In November, when Google announced it was expanding its Grow with Google Digital Coach program to Houston, Hutton was named the local leader. Now, she's hoping to help provide important business resources to entrepreneurs just like herself.

"In Houston, you have a lot of different resources that weren't available to startups before just within the past few years, and I think that's huge," Hutton says on this week's episode of the Houston Innovators Podcast. "Being more inclusive with people who need the resources who haven't traditionally had access to those resources is a big initiative. I personally am proud to be a part of that."

Hutton specifically calls out resources like MassChallenge and Founder's Institute — both of which she serves as a mentor for — as well as DivInc, gBeta, and of course the Grow with Google program. To get involved, Houston entrepreneurs can head online to learn more and keep an eye out for monthly classes online — and hopefully, in the future, in person events as well.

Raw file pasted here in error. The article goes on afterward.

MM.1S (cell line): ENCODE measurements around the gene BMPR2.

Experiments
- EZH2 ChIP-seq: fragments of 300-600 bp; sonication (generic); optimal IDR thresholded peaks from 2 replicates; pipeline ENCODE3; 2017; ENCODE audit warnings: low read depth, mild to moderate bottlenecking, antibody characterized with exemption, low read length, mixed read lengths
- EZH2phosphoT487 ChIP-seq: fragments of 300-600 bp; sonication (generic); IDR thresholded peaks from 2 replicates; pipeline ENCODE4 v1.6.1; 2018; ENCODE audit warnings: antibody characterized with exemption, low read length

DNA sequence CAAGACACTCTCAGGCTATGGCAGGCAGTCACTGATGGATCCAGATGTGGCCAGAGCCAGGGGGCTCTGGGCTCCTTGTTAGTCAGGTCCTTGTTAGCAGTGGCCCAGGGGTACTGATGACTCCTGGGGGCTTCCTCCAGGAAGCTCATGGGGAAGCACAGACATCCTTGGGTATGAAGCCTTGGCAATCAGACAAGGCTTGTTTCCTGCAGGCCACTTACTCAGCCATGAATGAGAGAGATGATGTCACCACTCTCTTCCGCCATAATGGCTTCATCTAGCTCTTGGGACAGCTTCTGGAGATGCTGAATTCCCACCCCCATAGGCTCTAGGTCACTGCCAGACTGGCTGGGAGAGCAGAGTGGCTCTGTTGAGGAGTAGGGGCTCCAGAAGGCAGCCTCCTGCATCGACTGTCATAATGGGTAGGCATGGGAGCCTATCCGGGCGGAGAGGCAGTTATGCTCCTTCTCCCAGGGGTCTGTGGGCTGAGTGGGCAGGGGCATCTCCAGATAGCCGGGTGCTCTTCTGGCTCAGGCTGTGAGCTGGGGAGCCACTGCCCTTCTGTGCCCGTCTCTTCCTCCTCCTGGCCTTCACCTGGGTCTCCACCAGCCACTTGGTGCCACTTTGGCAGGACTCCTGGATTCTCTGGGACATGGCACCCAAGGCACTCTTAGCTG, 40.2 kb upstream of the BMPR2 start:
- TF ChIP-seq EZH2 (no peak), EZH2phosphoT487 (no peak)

Just like any other entrepreneur this year, Hutton was challenged to pivot her own startup amid COVID-19 and its accompanying challenges. On the podcast, Hutton shares how the pandemic caused her to rethink the timeline on some of the features she had in mind for the company.

Originally expecting to launch at SXSW in March, On the Go Glam was focused on providing a tech platform for on-demand makeup and hair service for women. But with barber shops being closed, Hutton saw an opportunity to pivot to provide at-home services for men too.

"The pandemic was kind of a good thing, because it allowed me to take a step back and add those additional services for men," Hutton says, adding that expanding into this part of the beauty industry was always a plan, but the new need pushed her to quickly pivot to provide this service.